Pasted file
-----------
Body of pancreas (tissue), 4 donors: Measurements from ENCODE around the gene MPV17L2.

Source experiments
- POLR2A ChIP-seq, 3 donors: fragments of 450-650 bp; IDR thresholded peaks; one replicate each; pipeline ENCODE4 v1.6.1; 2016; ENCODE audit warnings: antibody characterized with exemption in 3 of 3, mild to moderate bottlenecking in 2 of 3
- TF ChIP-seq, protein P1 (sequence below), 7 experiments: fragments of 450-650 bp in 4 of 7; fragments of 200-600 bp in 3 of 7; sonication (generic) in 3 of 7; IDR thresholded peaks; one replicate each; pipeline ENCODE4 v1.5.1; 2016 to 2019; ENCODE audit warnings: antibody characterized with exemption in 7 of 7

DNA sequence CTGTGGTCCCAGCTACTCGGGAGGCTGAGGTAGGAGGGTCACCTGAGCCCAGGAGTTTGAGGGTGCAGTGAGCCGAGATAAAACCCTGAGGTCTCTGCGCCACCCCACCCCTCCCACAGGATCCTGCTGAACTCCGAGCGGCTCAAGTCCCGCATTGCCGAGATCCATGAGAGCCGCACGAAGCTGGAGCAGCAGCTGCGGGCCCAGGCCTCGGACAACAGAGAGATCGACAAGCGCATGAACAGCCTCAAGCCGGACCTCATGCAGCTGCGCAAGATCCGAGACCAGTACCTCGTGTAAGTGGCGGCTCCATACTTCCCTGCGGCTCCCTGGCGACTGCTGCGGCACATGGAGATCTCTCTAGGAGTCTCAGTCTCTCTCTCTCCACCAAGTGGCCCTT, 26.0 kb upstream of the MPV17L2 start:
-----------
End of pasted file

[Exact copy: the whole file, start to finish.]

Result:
Body of pancreas (tissue), 4 donors: Measurements from ENCODE around the gene MPV17L2.

Source experiments
- POLR2A ChIP-seq, 3 donors: fragments of 450-650 bp; IDR thresholded peaks; one replicate each; pipeline ENCODE4 v1.6.1; 2016; ENCODE audit warnings: antibody characterized with exemption in 3 of 3, mild to moderate bottlenecking in 2 of 3
- TF ChIP-seq, protein P1 (sequence below), 7 experiments: fragments of 450-650 bp in 4 of 7; fragments of 200-600 bp in 3 of 7; sonication (generic) in 3 of 7; IDR thresholded peaks; one replicate each; pipeline ENCODE4 v1.5.1; 2016 to 2019; ENCODE audit warnings: antibody characterized with exemption in 7 of 7

DNA sequence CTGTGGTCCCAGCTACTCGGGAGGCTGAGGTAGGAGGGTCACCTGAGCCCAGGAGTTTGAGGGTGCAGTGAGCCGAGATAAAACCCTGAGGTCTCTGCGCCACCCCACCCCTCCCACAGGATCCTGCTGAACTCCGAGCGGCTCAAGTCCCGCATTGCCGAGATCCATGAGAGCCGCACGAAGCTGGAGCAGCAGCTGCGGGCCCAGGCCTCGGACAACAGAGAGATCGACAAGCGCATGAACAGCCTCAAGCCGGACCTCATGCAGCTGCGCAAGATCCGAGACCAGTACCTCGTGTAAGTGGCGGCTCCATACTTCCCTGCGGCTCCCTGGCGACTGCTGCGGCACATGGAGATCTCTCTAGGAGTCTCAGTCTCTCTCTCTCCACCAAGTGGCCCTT, 26.0 kb upstream of the MPV17L2 start: